The empirical relationship between the Mg/Ca of foraminifer shells and temperature is widely used as a seawater palaeo-thermometer. However, foraminiferal Mg/Ca is also sensitive to various aspects of seawater chemistry, including pH and carbon chemistry, and the concentrations of [Mg] and [Ca] in seawater. This raises significant problems for the application of the Mg/Ca palaeo-thermometer across carbon system perturbations, and in pre-Pleistocene oceans, when ocean [Ca] and [Mg] were significantly different than modern. These influences must be quantified if the Mg/Ca proxy is to be applied to anthropogenic climate change analogues like the Paleocene-Eocene Thermal Maximum (PETM), or to investigate ocean temperatures in deep time.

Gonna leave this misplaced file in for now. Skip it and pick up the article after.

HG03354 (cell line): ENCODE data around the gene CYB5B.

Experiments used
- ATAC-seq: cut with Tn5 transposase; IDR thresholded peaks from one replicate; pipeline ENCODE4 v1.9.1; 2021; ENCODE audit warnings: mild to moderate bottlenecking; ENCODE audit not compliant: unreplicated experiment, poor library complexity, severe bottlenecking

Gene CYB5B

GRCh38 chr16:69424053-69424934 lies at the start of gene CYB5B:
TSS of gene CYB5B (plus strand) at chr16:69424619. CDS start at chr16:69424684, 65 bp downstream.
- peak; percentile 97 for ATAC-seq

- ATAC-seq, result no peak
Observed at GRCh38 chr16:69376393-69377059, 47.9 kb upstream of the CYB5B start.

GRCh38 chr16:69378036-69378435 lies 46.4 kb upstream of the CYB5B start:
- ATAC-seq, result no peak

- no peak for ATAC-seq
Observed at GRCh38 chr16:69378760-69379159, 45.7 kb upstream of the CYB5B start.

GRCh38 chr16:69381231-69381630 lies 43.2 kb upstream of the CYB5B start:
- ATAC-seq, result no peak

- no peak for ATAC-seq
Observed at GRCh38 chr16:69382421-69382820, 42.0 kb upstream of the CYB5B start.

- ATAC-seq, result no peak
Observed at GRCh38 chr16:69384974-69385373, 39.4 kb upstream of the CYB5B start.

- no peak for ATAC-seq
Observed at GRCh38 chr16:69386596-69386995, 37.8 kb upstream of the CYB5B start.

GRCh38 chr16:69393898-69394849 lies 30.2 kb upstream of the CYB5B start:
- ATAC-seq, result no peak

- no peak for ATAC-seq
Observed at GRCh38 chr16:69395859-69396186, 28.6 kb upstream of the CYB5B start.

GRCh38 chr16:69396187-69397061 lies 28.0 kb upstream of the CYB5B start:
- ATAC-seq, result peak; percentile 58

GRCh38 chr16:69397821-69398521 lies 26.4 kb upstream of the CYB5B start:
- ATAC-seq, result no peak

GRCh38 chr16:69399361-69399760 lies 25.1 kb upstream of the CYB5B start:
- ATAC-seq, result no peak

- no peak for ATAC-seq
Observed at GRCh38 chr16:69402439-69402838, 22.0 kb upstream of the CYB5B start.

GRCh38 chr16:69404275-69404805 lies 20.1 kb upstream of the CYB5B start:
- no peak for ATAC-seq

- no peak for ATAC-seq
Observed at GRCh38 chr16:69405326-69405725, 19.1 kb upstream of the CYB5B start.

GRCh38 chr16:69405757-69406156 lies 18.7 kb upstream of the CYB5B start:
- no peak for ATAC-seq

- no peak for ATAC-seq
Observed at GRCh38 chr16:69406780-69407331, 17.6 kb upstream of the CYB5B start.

To quantify the influence of seawater composition on the Mg/Ca thermometer, I have grown the planktic foraminiferOrbulina universa in a wide range of controlled seawater compositions, independently varying temperature, [Mg], [Ca], [C] and pH. This matrix of conditions allows me to identify the influence of individual parameters on foraminiferal Mg/Ca, and explore interactions between the parameters, to develop a comprehensive understanding of the Mg/Ca palaeo-thermometer. My results show that the seawater Mg/Ca ratio, Ca concentration and dissolved inorganic carbon concentration need to be considered to determine past seawater temperatures accurately. To highlight the importance of these factors, I apply this model to re-interpret foraminiferal Mg/Ca records across the PETM.